Just before you’re ready to bake the casserole, scatter some spinach leaves and bacon pieces here and there, and drop the eggs into the little spaces you created in the polenta. Sprinkle it all with parmesan cheese and bake until the desired level of doneness you prefer your eggs. I prefer the yolks to be slightly runny, but it’s difficult (at least for me) to get the whites thoroughly cooked without nearly overcooking the yolks. If you have a solution to that, let me know.

When you remove the casserole from the oven, scatter a few fresh basil leaves all around, and enjoy. We loved this as a breakfast treat, but I wouldn’t mind sitting down to this for lunch or dinner either.

I hope all my readers had a wonderful Christmas, Hanukkah, Kwanza or whatever holiday you celebrate. All my best wishes to you all for a healthy and delicious 2019.

Click here to find out what’s cooking in Ciao Chow Linda’s kitchen each day (and more).

Polenta Breakfast Bake
 
Prep time
Cook time
Total time
 
Easy and delicious, make-ahead, cheese polenta breakfast bake
Author:
Serves: serves 6-8
Ingredients
  • 2 T. unsalted butter, plus more for greasing the casserole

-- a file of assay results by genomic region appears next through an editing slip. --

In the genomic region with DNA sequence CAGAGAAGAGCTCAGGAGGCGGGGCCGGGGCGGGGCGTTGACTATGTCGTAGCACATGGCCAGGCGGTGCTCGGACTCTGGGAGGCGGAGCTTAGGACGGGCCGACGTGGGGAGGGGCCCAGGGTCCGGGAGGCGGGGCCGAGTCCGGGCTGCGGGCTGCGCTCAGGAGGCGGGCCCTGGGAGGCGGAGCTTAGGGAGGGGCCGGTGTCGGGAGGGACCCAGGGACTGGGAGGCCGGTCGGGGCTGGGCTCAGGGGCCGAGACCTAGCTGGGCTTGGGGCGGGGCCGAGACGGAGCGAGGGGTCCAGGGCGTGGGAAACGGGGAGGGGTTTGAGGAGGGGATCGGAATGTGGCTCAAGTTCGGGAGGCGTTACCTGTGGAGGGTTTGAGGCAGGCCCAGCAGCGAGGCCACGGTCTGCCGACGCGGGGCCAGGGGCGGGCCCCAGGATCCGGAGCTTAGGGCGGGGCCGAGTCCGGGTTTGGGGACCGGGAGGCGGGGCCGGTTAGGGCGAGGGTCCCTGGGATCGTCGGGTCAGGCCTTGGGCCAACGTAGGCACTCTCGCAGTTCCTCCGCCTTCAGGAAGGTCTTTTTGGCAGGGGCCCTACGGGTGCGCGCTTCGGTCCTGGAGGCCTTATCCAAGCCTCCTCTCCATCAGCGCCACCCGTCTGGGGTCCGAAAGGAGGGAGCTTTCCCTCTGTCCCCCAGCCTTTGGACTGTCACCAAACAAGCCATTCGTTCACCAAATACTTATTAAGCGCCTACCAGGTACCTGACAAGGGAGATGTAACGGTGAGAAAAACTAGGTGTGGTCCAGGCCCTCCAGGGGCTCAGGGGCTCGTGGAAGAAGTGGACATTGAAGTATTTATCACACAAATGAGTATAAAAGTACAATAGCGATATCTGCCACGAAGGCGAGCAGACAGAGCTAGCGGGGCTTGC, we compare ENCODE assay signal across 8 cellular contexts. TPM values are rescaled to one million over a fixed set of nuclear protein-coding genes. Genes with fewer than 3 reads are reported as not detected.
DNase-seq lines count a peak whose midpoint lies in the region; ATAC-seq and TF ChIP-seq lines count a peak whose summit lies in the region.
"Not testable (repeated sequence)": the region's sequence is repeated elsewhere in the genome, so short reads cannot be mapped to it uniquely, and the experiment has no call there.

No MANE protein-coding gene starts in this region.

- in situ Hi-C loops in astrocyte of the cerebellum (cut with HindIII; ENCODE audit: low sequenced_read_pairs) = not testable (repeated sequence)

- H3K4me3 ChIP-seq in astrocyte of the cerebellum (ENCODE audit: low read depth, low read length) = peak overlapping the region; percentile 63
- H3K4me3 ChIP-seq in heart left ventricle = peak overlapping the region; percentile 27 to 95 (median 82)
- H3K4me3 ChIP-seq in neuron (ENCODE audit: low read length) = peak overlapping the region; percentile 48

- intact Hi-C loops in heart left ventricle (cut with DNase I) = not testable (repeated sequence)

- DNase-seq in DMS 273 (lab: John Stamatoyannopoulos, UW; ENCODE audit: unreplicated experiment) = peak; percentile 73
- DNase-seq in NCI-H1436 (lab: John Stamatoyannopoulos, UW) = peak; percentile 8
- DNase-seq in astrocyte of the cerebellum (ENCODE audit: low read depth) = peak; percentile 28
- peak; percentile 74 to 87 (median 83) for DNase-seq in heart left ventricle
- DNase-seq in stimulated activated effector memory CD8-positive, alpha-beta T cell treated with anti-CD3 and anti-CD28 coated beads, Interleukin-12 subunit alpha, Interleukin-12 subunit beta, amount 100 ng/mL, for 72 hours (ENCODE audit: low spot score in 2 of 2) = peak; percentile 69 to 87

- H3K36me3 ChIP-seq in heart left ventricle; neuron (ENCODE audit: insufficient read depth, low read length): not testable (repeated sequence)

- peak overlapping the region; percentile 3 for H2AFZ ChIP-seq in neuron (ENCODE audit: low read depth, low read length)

• 1 cup quick cooking polenta (NOT the kind already made in a tube)
  • ½ t. sea salt
  • 1 cup whole milk
  • ½ cup/2 ounces fontina or mozzarella cheese (I used about 3 oz. of a herbal Boursin cheese)
  • 5 ounces cooked bacon (or sausage, salami or ham) - optional
  • 1 cup spinach leaves
  • 6 large eggs (or 8 if your casserole is large enough)
  • ½ cup/2 ounces parmesan cheese
  • ground black pepper
  • ¼ cup basil leaves to scatter
Instructions
  1. Heat oven to 400 degrees.
  2. Generously butter a 9 x 13 inch casserole and set aside.
  3. Cook the bacon in the oven on a baking sheet at 400 degrees for about 15 minutes or until crisp. (This can be done the day before.)
  4. Pour 4 cups of water in a large pot and gradually whisk in the polenta and salt.
  5. Cook, switching from a whisk to a wooden spoon, stirring constantly until the polenta bubbles and pulls away from the pan, about 3 minutes.